# Order of Operations in Math by zqx15399

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```									                 Order of Operations

Math Mix-Up!!! A fun way to practice new skills or
review old skills. It is a game of knowledge, teamwork
and a LOT of luck!!! This game will keep your students
moving!!!

This game was designed for upper elementary GT/middle
school students who will be learning the order of
operations

Math Mix-up is played with the whole class. Separate
the class into teams and have a competition completing
order of operations problems.

Your students will love the chance to “play games” in
math class!!!

This product includes everything you will need to play:
teacher’s notes, instructions, playing cards and the

Math Mix-up!!!
Teacher’s Notes:

Materials needed:
Game cards (included)
Team number cards (I just write these on a post-it note and stick to team desk)
One regular die
*** Spinner (numbered 1-3 in black; 1-3 in red) or a die (numbered 1-3 in black; 1-3
in red) or I often have 6 post-it notes (numbered 1-3 in black; 1-3 in red) – this will
be referred to as a spinner in the instructions but any of these three methods work
fine.
white boards/markers or paper/pencil

Copy the following game cards onto cardstock or colored paper. The first page of
cards (p. 6) is a cover you can use on all cards. The next 3 pages (p. 7-9) are the
actual cards to play the game. After copying and cutting them out, you may want
to laminate them. The number at the bottom of each card is NOT the answer…it is
the card number to match up on the answer key.

This game is for the whole class. Split the class into teams. I use 3 students on a
team. If you get more than 3 on a team, then someone is usually sitting and not
participating. Number each team; I usually stick a paper with the team number on
the front of that group of desks. Have students pull their desks together as a team.
I usually try to have the teams form a circle/semi-circle in the classroom in
numerical order. Within each team, have the students number off 1, 2, 3 (if you
have more than 3 students on a team, you will have to number up to that number,
each person on a team has a separate number.) On the board write the TEAM
numbers. Score will be kept by team number…however, the mix-up comes when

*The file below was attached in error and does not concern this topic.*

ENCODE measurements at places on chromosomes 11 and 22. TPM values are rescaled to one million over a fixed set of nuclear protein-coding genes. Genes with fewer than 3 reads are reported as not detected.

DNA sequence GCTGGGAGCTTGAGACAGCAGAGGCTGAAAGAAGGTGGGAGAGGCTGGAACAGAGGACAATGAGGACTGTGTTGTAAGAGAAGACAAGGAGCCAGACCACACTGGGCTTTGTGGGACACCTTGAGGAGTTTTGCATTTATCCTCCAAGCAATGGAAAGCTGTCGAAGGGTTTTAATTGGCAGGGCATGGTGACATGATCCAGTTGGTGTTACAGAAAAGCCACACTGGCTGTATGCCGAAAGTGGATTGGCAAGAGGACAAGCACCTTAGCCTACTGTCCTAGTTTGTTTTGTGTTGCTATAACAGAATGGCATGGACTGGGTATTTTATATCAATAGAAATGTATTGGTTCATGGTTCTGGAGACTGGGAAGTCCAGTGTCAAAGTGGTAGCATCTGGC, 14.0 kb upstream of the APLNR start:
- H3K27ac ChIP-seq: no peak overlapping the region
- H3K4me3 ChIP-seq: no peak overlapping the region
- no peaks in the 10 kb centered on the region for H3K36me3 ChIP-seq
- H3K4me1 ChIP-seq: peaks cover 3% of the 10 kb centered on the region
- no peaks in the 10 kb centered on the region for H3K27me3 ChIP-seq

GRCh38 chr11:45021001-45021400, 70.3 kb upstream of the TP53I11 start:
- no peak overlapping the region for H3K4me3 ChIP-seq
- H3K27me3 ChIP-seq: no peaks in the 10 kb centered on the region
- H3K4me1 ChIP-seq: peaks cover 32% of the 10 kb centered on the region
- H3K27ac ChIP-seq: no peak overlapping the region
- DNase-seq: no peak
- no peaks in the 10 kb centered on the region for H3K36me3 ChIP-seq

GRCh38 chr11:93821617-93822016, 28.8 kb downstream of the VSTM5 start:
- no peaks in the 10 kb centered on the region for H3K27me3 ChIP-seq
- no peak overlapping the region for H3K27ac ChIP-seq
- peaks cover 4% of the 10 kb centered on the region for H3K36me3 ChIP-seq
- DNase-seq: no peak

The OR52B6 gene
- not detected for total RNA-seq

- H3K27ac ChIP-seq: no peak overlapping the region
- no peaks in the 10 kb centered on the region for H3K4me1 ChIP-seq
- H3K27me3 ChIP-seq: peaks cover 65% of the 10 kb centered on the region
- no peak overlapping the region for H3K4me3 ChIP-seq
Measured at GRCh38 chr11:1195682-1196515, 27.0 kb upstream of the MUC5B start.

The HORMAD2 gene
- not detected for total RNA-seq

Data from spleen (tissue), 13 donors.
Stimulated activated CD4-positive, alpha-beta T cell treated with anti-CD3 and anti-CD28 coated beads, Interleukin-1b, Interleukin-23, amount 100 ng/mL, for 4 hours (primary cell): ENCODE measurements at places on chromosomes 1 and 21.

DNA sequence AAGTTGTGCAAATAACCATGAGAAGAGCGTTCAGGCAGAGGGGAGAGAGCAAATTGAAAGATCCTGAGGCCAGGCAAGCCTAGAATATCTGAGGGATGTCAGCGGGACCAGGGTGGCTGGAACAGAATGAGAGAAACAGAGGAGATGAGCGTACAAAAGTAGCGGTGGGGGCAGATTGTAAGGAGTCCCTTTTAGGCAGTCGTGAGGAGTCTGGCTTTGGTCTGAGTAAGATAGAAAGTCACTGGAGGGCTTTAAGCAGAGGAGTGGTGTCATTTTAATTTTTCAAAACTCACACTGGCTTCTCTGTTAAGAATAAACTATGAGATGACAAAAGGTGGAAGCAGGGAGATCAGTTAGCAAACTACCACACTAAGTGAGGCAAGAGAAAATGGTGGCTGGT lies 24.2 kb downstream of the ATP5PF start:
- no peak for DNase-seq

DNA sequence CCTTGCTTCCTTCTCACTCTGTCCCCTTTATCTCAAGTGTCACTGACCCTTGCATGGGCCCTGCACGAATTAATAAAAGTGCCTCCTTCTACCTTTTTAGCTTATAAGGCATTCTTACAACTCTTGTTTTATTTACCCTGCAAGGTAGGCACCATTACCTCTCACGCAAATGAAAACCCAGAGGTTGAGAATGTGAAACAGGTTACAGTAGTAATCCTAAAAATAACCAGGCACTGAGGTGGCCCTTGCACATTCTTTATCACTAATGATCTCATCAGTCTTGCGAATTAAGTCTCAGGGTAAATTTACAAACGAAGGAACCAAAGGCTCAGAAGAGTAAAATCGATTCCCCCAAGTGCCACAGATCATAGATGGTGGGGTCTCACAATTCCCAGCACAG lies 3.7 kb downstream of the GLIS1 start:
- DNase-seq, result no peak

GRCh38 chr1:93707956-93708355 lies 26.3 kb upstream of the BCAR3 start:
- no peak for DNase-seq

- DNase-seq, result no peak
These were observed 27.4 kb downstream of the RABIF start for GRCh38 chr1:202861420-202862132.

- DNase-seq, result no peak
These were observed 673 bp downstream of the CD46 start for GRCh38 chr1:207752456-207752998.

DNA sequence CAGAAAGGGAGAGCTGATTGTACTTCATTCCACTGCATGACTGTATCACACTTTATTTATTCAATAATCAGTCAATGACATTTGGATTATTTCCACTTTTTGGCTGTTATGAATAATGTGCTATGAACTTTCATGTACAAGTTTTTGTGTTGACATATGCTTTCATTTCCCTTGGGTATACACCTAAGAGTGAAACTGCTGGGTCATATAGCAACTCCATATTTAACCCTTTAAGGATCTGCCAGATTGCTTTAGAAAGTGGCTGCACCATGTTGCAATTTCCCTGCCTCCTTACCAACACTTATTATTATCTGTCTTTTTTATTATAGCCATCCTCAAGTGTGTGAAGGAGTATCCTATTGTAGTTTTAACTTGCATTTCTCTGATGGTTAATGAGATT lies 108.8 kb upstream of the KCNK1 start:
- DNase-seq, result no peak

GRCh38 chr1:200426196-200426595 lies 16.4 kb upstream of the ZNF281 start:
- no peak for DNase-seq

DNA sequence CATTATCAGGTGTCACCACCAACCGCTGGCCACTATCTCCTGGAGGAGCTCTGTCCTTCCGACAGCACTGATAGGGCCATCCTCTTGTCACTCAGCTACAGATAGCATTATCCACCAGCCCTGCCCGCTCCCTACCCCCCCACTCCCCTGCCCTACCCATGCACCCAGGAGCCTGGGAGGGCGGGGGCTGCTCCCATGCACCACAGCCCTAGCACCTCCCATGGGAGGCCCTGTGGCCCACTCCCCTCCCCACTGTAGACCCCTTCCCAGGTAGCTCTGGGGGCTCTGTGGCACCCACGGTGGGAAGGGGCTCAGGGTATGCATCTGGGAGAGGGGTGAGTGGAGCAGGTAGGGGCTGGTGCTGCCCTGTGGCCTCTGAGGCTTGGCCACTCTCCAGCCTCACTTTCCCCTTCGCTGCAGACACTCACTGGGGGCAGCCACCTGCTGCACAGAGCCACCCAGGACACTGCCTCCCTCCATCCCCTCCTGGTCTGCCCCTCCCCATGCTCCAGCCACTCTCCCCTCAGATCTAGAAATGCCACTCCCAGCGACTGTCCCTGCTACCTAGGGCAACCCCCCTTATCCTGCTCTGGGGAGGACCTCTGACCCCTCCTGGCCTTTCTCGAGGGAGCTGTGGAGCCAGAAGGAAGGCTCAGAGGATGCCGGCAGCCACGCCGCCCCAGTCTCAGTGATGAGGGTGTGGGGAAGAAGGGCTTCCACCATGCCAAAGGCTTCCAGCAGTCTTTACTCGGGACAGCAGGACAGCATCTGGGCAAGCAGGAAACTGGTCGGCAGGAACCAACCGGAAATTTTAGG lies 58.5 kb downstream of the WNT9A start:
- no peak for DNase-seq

we start mixing students on the teams. Most students will NOT end up on the
team they begin with!!! This is where the luck and fun come in to play.

Students can have them use paper and pencil or white boards to work the
problems. White boards are easier to see. I have them work the problem on the
white board and as soon as they have the answer, they hold up the white board so
I can quickly see who has the correct answer first. If you use paper and pencil, I
would have them bring you the paper and the first one to show you the correct
answer would win the points.

To make it easier for you and the students, you may want to write the problems on
the overhead for everyone to see; or make a transparency of the cards and cut
them out. To help organize the transparency cards, I clip them to the page they
belong with. When playing the game, I lay out the sheet of originals and place the
cards over the top of the originals. When a student draws a card I can quickly find
the correct transparency card.

(The numbers on the bottom of each card is for your reference to the answer
key…it is NOT the answer to the problem.)
Instructions:

Shuffle all cards. Turn the first card over. Write the problem on the overhead or
use your transparency card. All teams work the problem. The first team to answer
correctly earns a point. Write the point under the TEAM number. A member from
the team that answered correctly spins the spinner and rows the die. Here is the
fun part. Each student with the number spun on the spinner on every team is
going to move to a new team. The color of the number (red or black) will
determine the direction the student will move (Ex: red moves left, black moves
right) The roll of the die determines how many places (teams) to move.

rest of the instructions, cards,
Order of Operations     Order of Operations

Order of Operations     Order of Operations

3  4 2              (4  5)  3 
1                       2

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